The findings underline a paradox in the Information Age: We know more than enough about just about everything in life. But we continue to know very little about what happens after death. Credible expertise is scarce. Academics are reluctant to touch the topic, and religious leaders tend to have little to say. The extensive market is left largely to channelers and charlatans, with the predictable result that claims are trivialized and claimants stigmatized.

Three thoughts:

1. The argument here is that there is not “credible expertise” about life after death. The implication is that people today tend to need such hard data to believe in things. Where is the evidence? Personal stories might be more influential than people think.

2. There are also hints here that while people in Canada and the United States are less inclined to identify with traditional markers of religion, some still hold to religious beliefs. Religious ideas may just have longer lives in individuals beyond formal institutions.

3. I’m intrigued by the suggestion that “religious leaders tend to have little to say” about life after death. Really? All religious leaders?

Just curious: do “channelers and charlatans” equal Hollywood movies like Heaven is for Real?

Traffic deaths predicted to be 5th leading cause of death in the developing world

Even as the conversation about safer autonomous cars picks up in the United States, traffic deaths are an increasing problem in the developing world:

It has a global death toll of 1.24 million per year and is on course to triple to 3.6 million per year by 2030.

In the developing world, it will become the fifth leading cause of death, leapfrogging past HIV/AIDS, malaria, tuberculosis and other familiar killers, according to the most recent Global Burden of Disease study.

The victims tend to be poor, young and male.

In one country — Indonesia — the toll is now nearly 120 dead per day; in Nigeria, it is claiming 140 lives each day…

In 2010, the U.N. General Assembly adopted a resolution calling for a “Decade of Action for Road Safety.” The goal is to stabilize and eventually reverse the upward trend in road fatalities, saving an estimated 5 million lives during the period. The World Bank and other regional development banks have made road safety a priority, but according to Irigoyen, donor funding lags “very far below” the $24 billion that has been pledged to the Global Fund to Fight AIDS, Tuberculosis and Malaria.

It sounds like while diseases are well known and relatively well-funded, not many people have caught on to the problems of traffic deaths. This is all about social construction: where are the Bill Gates of the world to come in and tackle traffic problems in poorer nations?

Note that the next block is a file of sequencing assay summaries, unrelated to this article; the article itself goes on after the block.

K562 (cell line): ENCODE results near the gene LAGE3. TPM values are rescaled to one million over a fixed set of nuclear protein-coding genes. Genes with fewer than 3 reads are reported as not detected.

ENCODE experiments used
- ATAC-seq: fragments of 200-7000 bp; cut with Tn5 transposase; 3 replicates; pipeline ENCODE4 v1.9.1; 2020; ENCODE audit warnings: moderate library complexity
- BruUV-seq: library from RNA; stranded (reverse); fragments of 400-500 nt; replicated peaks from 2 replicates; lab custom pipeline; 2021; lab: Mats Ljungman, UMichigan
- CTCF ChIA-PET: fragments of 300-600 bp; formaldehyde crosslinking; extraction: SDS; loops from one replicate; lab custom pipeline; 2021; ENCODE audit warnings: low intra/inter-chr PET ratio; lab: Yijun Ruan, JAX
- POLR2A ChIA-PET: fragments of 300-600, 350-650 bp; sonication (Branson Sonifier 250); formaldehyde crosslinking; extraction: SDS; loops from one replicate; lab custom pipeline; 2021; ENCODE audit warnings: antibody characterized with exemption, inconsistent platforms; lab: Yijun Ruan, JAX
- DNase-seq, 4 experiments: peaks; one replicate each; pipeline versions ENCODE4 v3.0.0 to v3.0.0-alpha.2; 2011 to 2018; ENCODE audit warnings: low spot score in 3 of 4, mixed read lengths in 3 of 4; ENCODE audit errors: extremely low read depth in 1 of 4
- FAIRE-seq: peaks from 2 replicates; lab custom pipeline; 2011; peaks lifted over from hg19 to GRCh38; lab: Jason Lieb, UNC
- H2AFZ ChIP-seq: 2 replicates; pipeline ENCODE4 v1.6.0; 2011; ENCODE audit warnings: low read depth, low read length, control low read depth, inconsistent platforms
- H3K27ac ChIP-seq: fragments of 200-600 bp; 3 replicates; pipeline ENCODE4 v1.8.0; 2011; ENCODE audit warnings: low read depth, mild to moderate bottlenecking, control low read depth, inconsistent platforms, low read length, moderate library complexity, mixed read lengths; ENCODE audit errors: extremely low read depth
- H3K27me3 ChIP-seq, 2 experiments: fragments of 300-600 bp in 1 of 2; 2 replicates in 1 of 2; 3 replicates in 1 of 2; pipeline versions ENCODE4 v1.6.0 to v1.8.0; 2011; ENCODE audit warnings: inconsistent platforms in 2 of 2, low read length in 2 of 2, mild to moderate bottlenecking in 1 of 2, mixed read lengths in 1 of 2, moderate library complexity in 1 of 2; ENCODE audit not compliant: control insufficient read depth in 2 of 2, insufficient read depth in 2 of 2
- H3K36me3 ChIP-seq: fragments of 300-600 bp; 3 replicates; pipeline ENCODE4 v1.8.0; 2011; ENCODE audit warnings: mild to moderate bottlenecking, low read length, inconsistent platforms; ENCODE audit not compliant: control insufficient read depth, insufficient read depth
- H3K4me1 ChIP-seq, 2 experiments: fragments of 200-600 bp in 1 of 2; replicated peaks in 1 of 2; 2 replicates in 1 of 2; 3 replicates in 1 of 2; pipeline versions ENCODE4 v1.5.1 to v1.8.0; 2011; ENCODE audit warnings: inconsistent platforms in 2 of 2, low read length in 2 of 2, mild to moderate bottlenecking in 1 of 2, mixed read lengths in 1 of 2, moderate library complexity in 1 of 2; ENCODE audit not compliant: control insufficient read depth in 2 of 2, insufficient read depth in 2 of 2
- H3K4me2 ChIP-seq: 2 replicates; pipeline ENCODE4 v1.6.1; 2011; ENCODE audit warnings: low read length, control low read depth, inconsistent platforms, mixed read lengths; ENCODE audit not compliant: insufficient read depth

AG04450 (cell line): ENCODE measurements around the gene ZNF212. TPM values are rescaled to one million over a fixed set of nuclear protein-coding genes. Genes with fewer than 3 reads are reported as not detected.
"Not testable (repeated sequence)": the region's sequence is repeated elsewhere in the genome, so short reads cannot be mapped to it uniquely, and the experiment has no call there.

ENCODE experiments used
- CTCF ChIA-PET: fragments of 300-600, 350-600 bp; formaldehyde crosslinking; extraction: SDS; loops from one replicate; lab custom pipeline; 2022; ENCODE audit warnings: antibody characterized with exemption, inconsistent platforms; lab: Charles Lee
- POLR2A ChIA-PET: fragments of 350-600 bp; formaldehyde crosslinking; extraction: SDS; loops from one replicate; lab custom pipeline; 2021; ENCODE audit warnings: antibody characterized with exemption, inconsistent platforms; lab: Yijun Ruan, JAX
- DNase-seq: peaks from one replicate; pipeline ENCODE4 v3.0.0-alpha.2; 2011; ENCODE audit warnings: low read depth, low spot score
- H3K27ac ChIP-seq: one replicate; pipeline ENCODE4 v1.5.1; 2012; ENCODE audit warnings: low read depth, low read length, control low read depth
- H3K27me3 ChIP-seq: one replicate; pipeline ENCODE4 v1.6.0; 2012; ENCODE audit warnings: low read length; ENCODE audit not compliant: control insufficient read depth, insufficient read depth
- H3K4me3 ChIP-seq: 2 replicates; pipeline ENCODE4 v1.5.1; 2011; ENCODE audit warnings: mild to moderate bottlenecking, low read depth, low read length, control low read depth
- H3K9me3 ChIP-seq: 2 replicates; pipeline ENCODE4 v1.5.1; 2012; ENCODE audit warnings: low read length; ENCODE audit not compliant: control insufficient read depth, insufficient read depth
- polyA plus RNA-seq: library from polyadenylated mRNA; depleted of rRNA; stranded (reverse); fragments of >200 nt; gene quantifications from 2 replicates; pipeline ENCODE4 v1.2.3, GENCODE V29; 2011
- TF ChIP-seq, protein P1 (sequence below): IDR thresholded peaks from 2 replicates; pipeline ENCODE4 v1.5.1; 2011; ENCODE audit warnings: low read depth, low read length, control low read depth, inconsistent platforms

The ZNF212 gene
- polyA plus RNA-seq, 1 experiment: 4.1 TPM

Perhaps this gets less attention it is because cars are viewed as things that may help developing countries improve: owning them means citizens have more economic power and have more independence to get around as well as help their own economic chances (can carry things around, etc.). Particularly from an American point of view, cars are generally good things. But, of course, cars bring other problems in addition to safety concerns: pollution (a huge problem in many large cities), clogged streets, and an infrastructure that may not be able to handle lots of new cars on the roads (maintaining roads, having enough police, driver training, cities that have to redevelop areas to accommodate wider roads).

It will be interesting to see if this gets more attention in the coming years. It is one thing to discuss longer-term consequences of cars like increasing pollution but it is another to ignore large numbers of deaths each day.

Does urbanization in America explain the declining deaths by lightning strike?

Here is an interesting research question: is urbanization responsible for the sharp decline in Americans who die by lightning strike each year?

In the lightning-death literature, one explanation has gained prominence: urbanization. Lightning death rates have declined in step with the rural population, and rural lightning deaths make up a far smaller percent of all lightning deaths. Urban areas afford more protection from lightning. Ergo, urbanization has helped make people safer from lightning. Here’s a graph showing this, neat and clean:

And a competing perspective:

I spoke with Ronald Holle, a meteorologist who studies lightning deaths, and he agreed that modernization played a significant role. “Absolutely,” he said. Better infrastructure in rural areas—not just improvements to homes and buildings, but improvements to farming equipment too has—made rural regions safer today than they were in the past. Urbanization seems to explain some of the decline, but not all of it.

“Rural activities back then were primarily agriculture, and what we call labor-intensive manual agriculture. Back then, my family—my grandfather and his father before that in Indiana—had a team of horses, and it took them all day to do a 20-acre field.” Today, a similar farmer would be inside a fully-enclosed metal-topped vehicle, which offers excellent lightning protection. Agriculture has declined as a percent of total lightning-death-related activities, as the graph below shows, but unfortunately it does not show the per capita lightning-death rate of people engaged in agriculture.

Sounds like more data is needed! I wonder how long it would take to collect the relevant information versus the payoff of the findings…